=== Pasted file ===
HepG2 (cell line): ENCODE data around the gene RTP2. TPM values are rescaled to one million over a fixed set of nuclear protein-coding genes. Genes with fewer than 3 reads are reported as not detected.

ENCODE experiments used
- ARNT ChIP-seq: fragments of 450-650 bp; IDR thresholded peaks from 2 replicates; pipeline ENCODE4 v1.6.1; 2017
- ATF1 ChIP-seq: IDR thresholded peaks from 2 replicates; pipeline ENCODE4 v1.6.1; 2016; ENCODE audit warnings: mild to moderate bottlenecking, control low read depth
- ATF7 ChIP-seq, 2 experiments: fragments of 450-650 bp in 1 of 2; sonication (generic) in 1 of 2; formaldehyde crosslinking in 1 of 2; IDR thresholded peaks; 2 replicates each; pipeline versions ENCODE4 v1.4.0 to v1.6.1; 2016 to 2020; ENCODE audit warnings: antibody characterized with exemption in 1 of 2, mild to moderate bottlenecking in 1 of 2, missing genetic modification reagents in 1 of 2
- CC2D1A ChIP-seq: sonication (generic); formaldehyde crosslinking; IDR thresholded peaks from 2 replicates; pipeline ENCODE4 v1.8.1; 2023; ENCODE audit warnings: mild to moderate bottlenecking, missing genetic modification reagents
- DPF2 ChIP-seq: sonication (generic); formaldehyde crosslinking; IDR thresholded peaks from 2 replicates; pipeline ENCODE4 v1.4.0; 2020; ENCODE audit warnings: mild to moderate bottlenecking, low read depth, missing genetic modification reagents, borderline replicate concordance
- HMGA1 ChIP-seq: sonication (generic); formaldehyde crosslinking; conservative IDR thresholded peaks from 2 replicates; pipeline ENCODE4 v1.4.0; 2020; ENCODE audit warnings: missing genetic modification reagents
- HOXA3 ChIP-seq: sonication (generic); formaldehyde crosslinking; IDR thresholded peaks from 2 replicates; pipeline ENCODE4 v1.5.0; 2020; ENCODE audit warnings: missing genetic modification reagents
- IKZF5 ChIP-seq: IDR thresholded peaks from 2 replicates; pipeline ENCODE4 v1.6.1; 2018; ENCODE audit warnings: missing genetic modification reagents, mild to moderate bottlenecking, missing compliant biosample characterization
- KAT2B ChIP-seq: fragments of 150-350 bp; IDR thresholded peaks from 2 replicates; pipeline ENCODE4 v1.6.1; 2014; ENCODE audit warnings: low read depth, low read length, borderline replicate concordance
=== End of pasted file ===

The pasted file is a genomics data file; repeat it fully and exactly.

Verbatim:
HepG2 (cell line): ENCODE data around the gene RTP2. TPM values are rescaled to one million over a fixed set of nuclear protein-coding genes. Genes with fewer than 3 reads are reported as not detected.

ENCODE experiments used
- ARNT ChIP-seq: fragments of 450-650 bp; IDR thresholded peaks from 2 replicates; pipeline ENCODE4 v1.6.1; 2017
- ATF1 ChIP-seq: IDR thresholded peaks from 2 replicates; pipeline ENCODE4 v1.6.1; 2016; ENCODE audit warnings: mild to moderate bottlenecking, control low read depth
- ATF7 ChIP-seq, 2 experiments: fragments of 450-650 bp in 1 of 2; sonication (generic) in 1 of 2; formaldehyde crosslinking in 1 of 2; IDR thresholded peaks; 2 replicates each; pipeline versions ENCODE4 v1.4.0 to v1.6.1; 2016 to 2020; ENCODE audit warnings: antibody characterized with exemption in 1 of 2, mild to moderate bottlenecking in 1 of 2, missing genetic modification reagents in 1 of 2
- CC2D1A ChIP-seq: sonication (generic); formaldehyde crosslinking; IDR thresholded peaks from 2 replicates; pipeline ENCODE4 v1.8.1; 2023; ENCODE audit warnings: mild to moderate bottlenecking, missing genetic modification reagents
- DPF2 ChIP-seq: sonication (generic); formaldehyde crosslinking; IDR thresholded peaks from 2 replicates; pipeline ENCODE4 v1.4.0; 2020; ENCODE audit warnings: mild to moderate bottlenecking, low read depth, missing genetic modification reagents, borderline replicate concordance
- HMGA1 ChIP-seq: sonication (generic); formaldehyde crosslinking; conservative IDR thresholded peaks from 2 replicates; pipeline ENCODE4 v1.4.0; 2020; ENCODE audit warnings: missing genetic modification reagents
- HOXA3 ChIP-seq: sonication (generic); formaldehyde crosslinking; IDR thresholded peaks from 2 replicates; pipeline ENCODE4 v1.5.0; 2020; ENCODE audit warnings: missing genetic modification reagents
- IKZF5 ChIP-seq: IDR thresholded peaks from 2 replicates; pipeline ENCODE4 v1.6.1; 2018; ENCODE audit warnings: missing genetic modification reagents, mild to moderate bottlenecking, missing compliant biosample characterization
- KAT2B ChIP-seq: fragments of 150-350 bp; IDR thresholded peaks from 2 replicates; pipeline ENCODE4 v1.6.1; 2014; ENCODE audit warnings: low read depth, low read length, borderline replicate concordance